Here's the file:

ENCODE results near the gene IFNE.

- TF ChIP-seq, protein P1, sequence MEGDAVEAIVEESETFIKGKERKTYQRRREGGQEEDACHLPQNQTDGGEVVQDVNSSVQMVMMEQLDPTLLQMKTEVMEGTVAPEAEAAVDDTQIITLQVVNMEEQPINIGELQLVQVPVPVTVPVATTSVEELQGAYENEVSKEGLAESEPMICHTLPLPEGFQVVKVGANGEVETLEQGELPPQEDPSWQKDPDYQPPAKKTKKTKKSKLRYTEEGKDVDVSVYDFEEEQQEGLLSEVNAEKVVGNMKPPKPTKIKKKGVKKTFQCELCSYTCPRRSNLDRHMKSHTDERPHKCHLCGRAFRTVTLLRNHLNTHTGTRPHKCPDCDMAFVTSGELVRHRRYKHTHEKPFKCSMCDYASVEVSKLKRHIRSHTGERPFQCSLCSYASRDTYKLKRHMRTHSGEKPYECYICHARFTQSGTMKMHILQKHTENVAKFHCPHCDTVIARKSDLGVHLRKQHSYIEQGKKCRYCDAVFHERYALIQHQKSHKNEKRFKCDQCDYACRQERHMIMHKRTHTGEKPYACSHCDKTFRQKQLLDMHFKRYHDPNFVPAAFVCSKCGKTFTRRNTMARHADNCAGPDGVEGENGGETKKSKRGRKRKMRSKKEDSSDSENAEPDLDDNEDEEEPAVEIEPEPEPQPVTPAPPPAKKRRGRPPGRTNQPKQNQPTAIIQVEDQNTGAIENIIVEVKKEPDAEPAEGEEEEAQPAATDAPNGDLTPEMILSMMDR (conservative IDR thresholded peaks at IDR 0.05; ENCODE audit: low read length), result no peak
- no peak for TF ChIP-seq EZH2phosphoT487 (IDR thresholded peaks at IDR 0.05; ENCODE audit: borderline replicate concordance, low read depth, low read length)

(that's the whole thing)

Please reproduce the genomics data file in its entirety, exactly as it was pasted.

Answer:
ENCODE results near the gene IFNE.

- TF ChIP-seq, protein P1, sequence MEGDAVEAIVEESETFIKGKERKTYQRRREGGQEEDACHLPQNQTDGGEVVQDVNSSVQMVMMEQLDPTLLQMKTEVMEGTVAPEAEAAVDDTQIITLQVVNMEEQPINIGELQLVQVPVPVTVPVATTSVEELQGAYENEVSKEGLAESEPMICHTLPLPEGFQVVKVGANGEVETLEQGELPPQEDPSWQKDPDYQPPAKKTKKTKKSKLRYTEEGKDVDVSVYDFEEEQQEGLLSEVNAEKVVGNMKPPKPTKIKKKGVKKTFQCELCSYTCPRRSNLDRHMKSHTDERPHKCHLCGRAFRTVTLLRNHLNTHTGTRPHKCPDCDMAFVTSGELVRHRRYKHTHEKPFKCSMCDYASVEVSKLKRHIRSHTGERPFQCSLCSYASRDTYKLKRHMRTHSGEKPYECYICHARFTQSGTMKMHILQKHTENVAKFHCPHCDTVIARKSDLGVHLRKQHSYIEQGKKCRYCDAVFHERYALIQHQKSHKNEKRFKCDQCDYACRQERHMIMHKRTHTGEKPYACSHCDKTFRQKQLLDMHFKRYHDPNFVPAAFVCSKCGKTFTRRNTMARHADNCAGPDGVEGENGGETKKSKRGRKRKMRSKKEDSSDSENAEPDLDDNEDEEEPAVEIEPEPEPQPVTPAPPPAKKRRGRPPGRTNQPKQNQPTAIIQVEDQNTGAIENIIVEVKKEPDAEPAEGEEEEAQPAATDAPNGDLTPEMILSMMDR (conservative IDR thresholded peaks at IDR 0.05; ENCODE audit: low read length), result no peak
- no peak for TF ChIP-seq EZH2phosphoT487 (IDR thresholded peaks at IDR 0.05; ENCODE audit: borderline replicate concordance, low read depth, low read length)